Woo-hoo—it’s spring break! It’s not too late to book a weeklong vacay, either near or far. We’ve got 8 Covid-safer—and still bookable—options from which to choose. Or tell us about your own!
Words by Maria De La O / Feature photo by Bicho Raro
Carmel-by-the-Sea, a high-end resort town on Monterey Bay is a great jumping off point to hit the majestic coast of Big Sur or the world-famous Monterey Bay Aquarium or Cannery Row. Hit the beach—California’s central coast is usually beautiful in the spring, after winter rains are gone and summer fog is yet to return. The ocean here is freezing—plan accordingly—but this is how the otters like it, so don’t forget your binoculars. The town of Carmel is home to ultra-expensive boho boutiques, browsable art galleries and fresh seafood bistros. Carmel Point is a beautiful spot and home to a Frank Lloyd house. Read more about Carmel and Big Sur here. And see our pandemic photo essay of a foggy Carmel here.
Take another look at Costa Rica. With an excellent healthcare system, it’s one of the most Covid-safe spots in the Americas, and open to U.S. tourists with proof of international health insurance and a completed Pase de Salud (Health Pass). Keep in mind, however, that you will need to produce a negative Covid test with 72 hours of your flight in order to board the plane back to the United States. Even if you’ve been to C.R. before, there are always more wildlife, beaches and mountains to see! Our favorite spot is the Osa Peninsula. Read more about Costa Rica here. And more about the Osa Peninsula here.
Ever wonder where those ramshackle California beach towns have gone? You know the ones where neighbors say hello, children run free and surfers change into wetsuits on the street outside the parking lot (to save the parking fee)? Somehow, that life still survives in far northern Marin County, near the Sonoma line. It’s a village (yes, the locals really call it a village) that has only a general store, a post office, a restaurant (Quite a good one at that, after all this is still Marin.) and a few tiny cottages overlooking the cliffs, known generously as the “Dillon Beach Resort.” The town is so small, in fact, that you can walk the periphery in less than 10 minutes. Book a VRBO and take it all in. But bring a wetsuit—the water is NorCal cold. Read more about Dillon here.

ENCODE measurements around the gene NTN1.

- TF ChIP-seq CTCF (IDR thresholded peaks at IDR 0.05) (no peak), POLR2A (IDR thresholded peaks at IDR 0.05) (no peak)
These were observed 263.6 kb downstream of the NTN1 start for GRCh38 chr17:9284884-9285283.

Joshua trees are one of the oldest and most endangered beings on the planet, so go see them in the high desert east of Los Angeles while you can! In spring, the weather is already warm enough to sleep outside, so you can see stars from here to the ends of the galaxy. (OK, maybe that’s a bit of hyperbole on our part, but really, the star-gazing out here is amazeballs!)
Less touristy, less developed and less crowded than the other islands, Kauai is all about relaxing and enjoying nature. It’s also cooler than the other Hawai’ian islands, which is a big plus. With a full-time population of 72,000, the Garden Isle boasts clean air, no traffic noise (unless you have the misfortune of staying next to the island’s little airport!), no skyscrapers, and only one main road, which circumnavigates the whole island, which has a maximum speed limit of 50. Last October, it became the only major island to shut down to tourists, requiring a two-week quarantine for all arrivals. It’s recently opened up, but because it doesn’t have a party destination like Oahu’s Waikiki, Kauai’s kept the unmasked throngs away. Read more about Kauai here.
Same coast, fewer crowds. It’s no secret that California’s famed beaches are at the top of many families’ travel bucket list. Though SoCal may be the most raved about, with the millions flocking to Huntington, Venice, and Santa Monica beaches, Northern California has some of the most beautiful scenery and great surf, all without the crowds! Read more about our favorite NorCal beaches here.
After a torturous spring at the outset of the Covid pandemic, the world’s greatest city is already on the upswing. (Those who predicted the end of New York City will be gravely disappointed by the current state of affairs, bolstered by testing and vaccination.) New Yorkers are moving back after their time upstate and companies are opening offices again. Museums, restaurants, the High Line and Central Park are now popular destinations—although as of this writing, they still operate with limited capacity. Read more about NYC here.
Perfect weather and 70 miles of useable coastline … what’s not to like? “America’s finest city” (as they like to refer to themselves)it is truly an awesome wonderful place for a vacation for people of all agesfor your whole tribe. You can do a fair amount activities all in a well-planned 7- to -10- day visit. Note that rentals on the beach boardwalk rent for a premium this time of year, and San Diego spring break is no secret: Be prepared for college students and Zonies (Arizona residents already fleeing the desert heat.) at the most-popular beaches—Mission and Pacific. And while there is a trolley system in the downtown and central parts of the city, proper, and public buses most everywhereto most areas, it really is best to have a car and be prepared for lots of freeway driving, unless you’re staying at the beach and don’t plan on visiting anywhere else (LegoLand or the Zoo, kids?) when it’s time to take a break from the salt and sand. Read more about San Diego here.
Got more ideas for Spring Break this year? Share them with the ROAM community by writing to us at firstname.lastname@example.org. And send your pics too! We may feature them on future Instagram and Facebook posts.
Maria De La O
Magazine editor. Documentary filmmaker. Copy expert. Mother. Traveler. Maria brings it all to the pages of ROAM.
© ROAM Family Travel 2021 – All rights reserved
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